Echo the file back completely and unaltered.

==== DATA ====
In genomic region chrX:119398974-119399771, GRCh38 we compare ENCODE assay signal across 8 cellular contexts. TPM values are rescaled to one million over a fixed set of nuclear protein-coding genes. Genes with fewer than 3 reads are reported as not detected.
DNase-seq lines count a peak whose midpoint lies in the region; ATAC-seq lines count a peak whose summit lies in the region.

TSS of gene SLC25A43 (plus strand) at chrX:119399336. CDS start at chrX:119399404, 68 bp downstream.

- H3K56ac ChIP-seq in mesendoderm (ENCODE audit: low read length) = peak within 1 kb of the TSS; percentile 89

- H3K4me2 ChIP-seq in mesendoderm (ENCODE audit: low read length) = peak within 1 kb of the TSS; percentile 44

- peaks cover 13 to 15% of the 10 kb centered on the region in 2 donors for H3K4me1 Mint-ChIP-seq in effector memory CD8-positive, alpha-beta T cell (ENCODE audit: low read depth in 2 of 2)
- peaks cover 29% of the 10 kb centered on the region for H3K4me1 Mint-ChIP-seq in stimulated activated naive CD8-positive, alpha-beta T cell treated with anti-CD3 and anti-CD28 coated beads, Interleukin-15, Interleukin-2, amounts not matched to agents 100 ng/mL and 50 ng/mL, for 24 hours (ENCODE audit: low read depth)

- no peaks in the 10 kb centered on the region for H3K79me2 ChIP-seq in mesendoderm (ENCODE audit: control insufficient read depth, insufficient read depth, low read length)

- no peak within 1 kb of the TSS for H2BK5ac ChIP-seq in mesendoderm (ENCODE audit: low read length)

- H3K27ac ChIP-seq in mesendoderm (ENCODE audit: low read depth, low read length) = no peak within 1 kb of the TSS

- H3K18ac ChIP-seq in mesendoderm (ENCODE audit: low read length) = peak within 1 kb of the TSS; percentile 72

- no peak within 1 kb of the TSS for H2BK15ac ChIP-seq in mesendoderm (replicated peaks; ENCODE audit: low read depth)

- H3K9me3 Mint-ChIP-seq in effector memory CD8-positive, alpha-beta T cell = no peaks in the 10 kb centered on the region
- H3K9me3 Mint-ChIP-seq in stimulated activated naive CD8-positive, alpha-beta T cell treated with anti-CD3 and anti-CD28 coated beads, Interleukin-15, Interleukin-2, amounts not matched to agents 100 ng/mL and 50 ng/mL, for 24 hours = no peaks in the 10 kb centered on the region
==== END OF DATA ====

In genomic region chrX:119398974-119399771, GRCh38 we compare ENCODE assay signal across 8 cellular contexts. TPM values are rescaled to one million over a fixed set of nuclear protein-coding genes. Genes with fewer than 3 reads are reported as not detected.
DNase-seq lines count a peak whose midpoint lies in the region; ATAC-seq lines count a peak whose summit lies in the region.

TSS of gene SLC25A43 (plus strand) at chrX:119399336. CDS start at chrX:119399404, 68 bp downstream.

- H3K56ac ChIP-seq in mesendoderm (ENCODE audit: low read length) = peak within 1 kb of the TSS; percentile 89

- H3K4me2 ChIP-seq in mesendoderm (ENCODE audit: low read length) = peak within 1 kb of the TSS; percentile 44

- peaks cover 13 to 15% of the 10 kb centered on the region in 2 donors for H3K4me1 Mint-ChIP-seq in effector memory CD8-positive, alpha-beta T cell (ENCODE audit: low read depth in 2 of 2)
- peaks cover 29% of the 10 kb centered on the region for H3K4me1 Mint-ChIP-seq in stimulated activated naive CD8-positive, alpha-beta T cell treated with anti-CD3 and anti-CD28 coated beads, Interleukin-15, Interleukin-2, amounts not matched to agents 100 ng/mL and 50 ng/mL, for 24 hours (ENCODE audit: low read depth)

- no peaks in the 10 kb centered on the region for H3K79me2 ChIP-seq in mesendoderm (ENCODE audit: control insufficient read depth, insufficient read depth, low read length)

- no peak within 1 kb of the TSS for H2BK5ac ChIP-seq in mesendoderm (ENCODE audit: low read length)

- H3K27ac ChIP-seq in mesendoderm (ENCODE audit: low read depth, low read length) = no peak within 1 kb of the TSS

- H3K18ac ChIP-seq in mesendoderm (ENCODE audit: low read length) = peak within 1 kb of the TSS; percentile 72

- no peak within 1 kb of the TSS for H2BK15ac ChIP-seq in mesendoderm (replicated peaks; ENCODE audit: low read depth)

- H3K9me3 Mint-ChIP-seq in effector memory CD8-positive, alpha-beta T cell = no peaks in the 10 kb centered on the region
- H3K9me3 Mint-ChIP-seq in stimulated activated naive CD8-positive, alpha-beta T cell treated with anti-CD3 and anti-CD28 coated beads, Interleukin-15, Interleukin-2, amounts not matched to agents 100 ng/mL and 50 ng/mL, for 24 hours = no peaks in the 10 kb centered on the region